Oman, a country many Westerners don't even realize is there, lies along centuries-old spice routes, and its cuisine is a remarkably delicious case of cultural transfusion. Persian, North African, Indian, and Arab influences all come together for ingredients and dishes that defy expectations of what Middle Eastern food can be. Sure, you'll find the usual suspects like saffron, rose water, and dried limes, but also shark, wheat berries, coconut, and nutmeg—ingredients less frequently associated with the Middle Eastern canon. And if you're going to talk Omani food with anyone, it should be Felicia Campbell, the author of the just-published cookbook, The Food of Oman.
I first met Felicia when I was an intern at SAVEUR in 2012. Felicia was an assistant editor then, and the resident Middle East expert. By “expert,” I don’t mean she did her research by eating at restaurants and reading cookbooks. Okay, she did those things too, but this perfectly coiffed gal also got an education firsthand during an army tour in Iraq fixing helicopters. And she was traveling back and forth between New York and the Omani capital city of Muscat, working on a cookbook.
Her goal was to write a definitive text on the cuisine of Oman, a small nation on the Arabian Peninsula with a fascinating food culture unlike anything in the Middle East. When the time came to test recipes, I was more than ready to jump in and cook.
Think comforting porridges, such as madrouba, a combination of soft rice, spices, and chicken; complicated, fragrant, and beautiful biryanis, layered rice dishes that take an entire day to complete; and desserts filled with dates, honey, or rosewater, typically washed down with sweetened tea. It was thrilling to learn my way around ingredients like coconut milk powder, which, depending on how much water you add, can lend varying amounts of coconut flavor and creaminess to dishes.
If you want to get a crash course in a cuisine, there’s no faster way than by testing out a cookbook. On the first morning in the kitchen, Dawn Mobley—who stood side by side with Felicia in Omani kitchens, documenting home cooks’ recipes—hauled in what looked like 50 pounds of red onions. It seemed like a ridiculous amount at the time; we ran out halfway through the second day.
Then there was the trip to the hardware store to pick up a paint chipper, an essential tool for making Omani bread. You use it to smear a paper-thin layer of dough across a cast iron skillet, where it cooks in mere moments; then the chipper is the only way to remove the wafer-like frisbee onto a serving platter.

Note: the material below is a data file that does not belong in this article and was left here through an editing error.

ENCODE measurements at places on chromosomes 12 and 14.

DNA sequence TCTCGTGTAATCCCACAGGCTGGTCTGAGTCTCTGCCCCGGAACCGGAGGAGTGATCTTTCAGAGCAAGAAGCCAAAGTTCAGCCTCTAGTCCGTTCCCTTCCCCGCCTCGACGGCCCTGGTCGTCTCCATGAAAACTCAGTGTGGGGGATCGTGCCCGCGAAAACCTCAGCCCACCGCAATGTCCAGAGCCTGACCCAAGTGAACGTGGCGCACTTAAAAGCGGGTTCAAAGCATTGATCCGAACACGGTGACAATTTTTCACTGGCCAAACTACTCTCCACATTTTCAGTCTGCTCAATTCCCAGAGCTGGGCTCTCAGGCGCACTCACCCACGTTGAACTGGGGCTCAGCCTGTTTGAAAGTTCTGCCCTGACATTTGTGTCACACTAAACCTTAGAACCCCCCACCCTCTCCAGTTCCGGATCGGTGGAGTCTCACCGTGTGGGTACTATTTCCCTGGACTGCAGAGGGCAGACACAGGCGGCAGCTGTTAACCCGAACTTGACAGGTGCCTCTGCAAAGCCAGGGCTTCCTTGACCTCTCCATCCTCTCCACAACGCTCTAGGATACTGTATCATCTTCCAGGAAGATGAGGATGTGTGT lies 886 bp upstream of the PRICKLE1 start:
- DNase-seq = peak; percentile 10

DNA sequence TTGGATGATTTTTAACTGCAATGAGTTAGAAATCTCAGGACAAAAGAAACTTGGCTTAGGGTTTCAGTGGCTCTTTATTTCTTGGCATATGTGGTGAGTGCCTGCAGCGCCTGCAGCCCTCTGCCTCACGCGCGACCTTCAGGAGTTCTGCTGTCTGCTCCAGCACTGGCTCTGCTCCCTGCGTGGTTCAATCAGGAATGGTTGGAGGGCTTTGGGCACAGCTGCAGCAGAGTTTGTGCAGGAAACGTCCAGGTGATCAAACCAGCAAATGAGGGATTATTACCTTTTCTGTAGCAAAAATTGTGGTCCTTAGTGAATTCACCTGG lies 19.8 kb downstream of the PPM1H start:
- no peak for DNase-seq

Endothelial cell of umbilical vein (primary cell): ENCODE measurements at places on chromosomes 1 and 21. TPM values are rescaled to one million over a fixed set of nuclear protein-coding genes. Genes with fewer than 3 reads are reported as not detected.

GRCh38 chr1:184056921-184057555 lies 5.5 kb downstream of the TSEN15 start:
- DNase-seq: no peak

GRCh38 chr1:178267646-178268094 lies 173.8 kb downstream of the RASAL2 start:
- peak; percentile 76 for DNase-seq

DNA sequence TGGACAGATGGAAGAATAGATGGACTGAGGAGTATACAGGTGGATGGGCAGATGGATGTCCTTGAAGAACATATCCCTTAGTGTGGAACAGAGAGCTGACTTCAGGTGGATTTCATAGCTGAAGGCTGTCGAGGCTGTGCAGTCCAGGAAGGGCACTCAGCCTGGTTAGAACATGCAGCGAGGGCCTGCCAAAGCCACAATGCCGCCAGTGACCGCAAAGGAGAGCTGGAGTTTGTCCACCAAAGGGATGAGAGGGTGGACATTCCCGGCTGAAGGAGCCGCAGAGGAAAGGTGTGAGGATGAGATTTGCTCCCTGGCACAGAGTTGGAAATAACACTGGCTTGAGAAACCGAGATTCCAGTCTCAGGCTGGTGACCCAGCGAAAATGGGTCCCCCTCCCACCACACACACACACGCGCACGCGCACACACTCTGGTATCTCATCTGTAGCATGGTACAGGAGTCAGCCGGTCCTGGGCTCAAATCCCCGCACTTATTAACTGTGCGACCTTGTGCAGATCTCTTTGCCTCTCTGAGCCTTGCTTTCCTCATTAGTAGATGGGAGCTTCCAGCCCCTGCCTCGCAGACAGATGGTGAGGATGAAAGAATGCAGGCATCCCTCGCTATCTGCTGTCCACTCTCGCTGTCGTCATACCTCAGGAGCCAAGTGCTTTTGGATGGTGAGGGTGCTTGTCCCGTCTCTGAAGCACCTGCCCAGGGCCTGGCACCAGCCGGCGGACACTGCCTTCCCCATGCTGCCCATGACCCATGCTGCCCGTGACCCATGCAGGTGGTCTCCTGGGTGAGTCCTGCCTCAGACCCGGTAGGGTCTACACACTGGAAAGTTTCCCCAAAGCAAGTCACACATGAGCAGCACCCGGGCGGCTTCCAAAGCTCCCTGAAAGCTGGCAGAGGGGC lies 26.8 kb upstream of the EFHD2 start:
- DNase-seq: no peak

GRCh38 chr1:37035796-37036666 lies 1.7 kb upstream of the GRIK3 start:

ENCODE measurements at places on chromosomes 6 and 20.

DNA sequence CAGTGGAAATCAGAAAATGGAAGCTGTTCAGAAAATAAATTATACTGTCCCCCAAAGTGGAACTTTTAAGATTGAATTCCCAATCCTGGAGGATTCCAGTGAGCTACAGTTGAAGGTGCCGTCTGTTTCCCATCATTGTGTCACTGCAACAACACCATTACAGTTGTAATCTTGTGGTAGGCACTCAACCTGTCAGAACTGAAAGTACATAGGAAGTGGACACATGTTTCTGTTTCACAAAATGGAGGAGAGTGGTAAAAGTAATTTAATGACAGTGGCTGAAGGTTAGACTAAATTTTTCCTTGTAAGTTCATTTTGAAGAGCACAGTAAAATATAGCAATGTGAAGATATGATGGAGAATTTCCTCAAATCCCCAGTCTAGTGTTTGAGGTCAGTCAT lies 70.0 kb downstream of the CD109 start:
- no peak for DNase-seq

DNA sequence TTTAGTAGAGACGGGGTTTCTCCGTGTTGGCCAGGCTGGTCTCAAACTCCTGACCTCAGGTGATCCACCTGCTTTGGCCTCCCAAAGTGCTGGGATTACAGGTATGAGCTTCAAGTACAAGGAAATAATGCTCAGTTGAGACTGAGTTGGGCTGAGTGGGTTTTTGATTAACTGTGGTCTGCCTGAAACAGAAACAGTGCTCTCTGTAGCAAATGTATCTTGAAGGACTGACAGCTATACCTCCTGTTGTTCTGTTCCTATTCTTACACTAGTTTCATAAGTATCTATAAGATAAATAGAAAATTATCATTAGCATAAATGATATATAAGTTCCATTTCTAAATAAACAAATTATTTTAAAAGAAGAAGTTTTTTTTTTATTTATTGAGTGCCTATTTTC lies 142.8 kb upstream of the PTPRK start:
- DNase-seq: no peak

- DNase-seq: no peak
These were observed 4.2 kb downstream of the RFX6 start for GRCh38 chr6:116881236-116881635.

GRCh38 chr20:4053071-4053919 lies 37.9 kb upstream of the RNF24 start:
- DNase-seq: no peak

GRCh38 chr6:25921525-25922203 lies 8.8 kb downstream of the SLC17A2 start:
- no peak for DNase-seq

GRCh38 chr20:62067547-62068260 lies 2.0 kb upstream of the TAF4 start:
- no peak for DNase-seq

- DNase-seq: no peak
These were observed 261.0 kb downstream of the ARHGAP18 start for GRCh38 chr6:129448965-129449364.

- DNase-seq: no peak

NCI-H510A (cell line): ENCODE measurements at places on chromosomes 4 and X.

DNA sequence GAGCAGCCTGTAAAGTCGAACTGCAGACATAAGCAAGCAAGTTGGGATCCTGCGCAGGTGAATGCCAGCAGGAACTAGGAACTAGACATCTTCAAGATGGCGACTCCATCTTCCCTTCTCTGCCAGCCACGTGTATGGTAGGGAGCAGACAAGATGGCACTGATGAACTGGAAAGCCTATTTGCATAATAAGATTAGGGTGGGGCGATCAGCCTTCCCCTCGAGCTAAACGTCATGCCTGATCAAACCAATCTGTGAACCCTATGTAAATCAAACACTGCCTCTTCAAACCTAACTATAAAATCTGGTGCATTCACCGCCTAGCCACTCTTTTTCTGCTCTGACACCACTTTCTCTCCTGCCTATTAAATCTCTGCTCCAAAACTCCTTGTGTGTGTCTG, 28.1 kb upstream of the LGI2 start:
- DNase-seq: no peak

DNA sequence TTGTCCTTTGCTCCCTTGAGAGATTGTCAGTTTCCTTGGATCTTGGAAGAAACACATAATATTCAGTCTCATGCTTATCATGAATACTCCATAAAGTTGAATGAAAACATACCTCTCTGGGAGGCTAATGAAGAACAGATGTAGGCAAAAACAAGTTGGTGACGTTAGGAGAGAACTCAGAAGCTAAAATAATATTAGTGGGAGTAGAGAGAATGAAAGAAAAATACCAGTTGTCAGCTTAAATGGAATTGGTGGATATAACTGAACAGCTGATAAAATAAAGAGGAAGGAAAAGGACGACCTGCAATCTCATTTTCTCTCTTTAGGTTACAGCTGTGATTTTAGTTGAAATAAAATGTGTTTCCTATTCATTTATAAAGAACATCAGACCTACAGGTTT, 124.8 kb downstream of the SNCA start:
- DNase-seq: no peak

It was shortly after a deep fryer explosion that I started to see why Felicia fell in love with Oman. We were testing a recipe for lugaimat, fried dough soaked in a saffron syrup with sesame seeds, and a geyser of oil that erupted into the air told us the batter had too much water in it. (Don't worry, it works like a charm now.) But the nutty sesame and fragrant saffron, layered on top of the cinnamon, cardamom, and cumin at this point baked into our clothes, was intoxicating. This was clearly a cuisine too good to ignore.
Soon after I booked a trip Oman to join Felicia for New Years. She needed to put the final touches on her manuscript, and I had to see this country, and its food, firsthand.
The city of Muscat is surrounded by mountains, sand, and the Gulf of Oman. Its white, low-slung buildings give the streets an enchanting glow, and the blue water is never far away. Felicia and I spent one night barbecuing on the beach, eating grilled chicken marinated in tamarind, chiles, garlic, and sugar while appreciating another common interest of ours: whiskey. Just when I thought we were slowing down and getting ready to head back to Muscat, our friends threw some more meat on the fire’s embers. We huddled in close and gnawed on lamb bones while the stars twinkled on the waves.
The best cure for a hangover in Oman? Drive up to a roadside tea shop and honk your horn. The sweaty morning after our barbecue, Felicia took us over to a man who cooked the local version of an egg-and-cheese sandwich. The bread, a crackly-crisp, delicious thing somewhere between a French crepe and an Indian dosa, was smeared with puck cheese (a little like cream cheese) and fluffy egg. We washed it down with karak, a spiced tea sweetened with condensed milk, similar to chai.
A few days later I left Felicia to finish her book. Now that it's published, she's decided to stay as a reporter for the English-language Times of Oman. Oman won her over. As for me, I'm still finding oil spots on the walls in the test kitchen.
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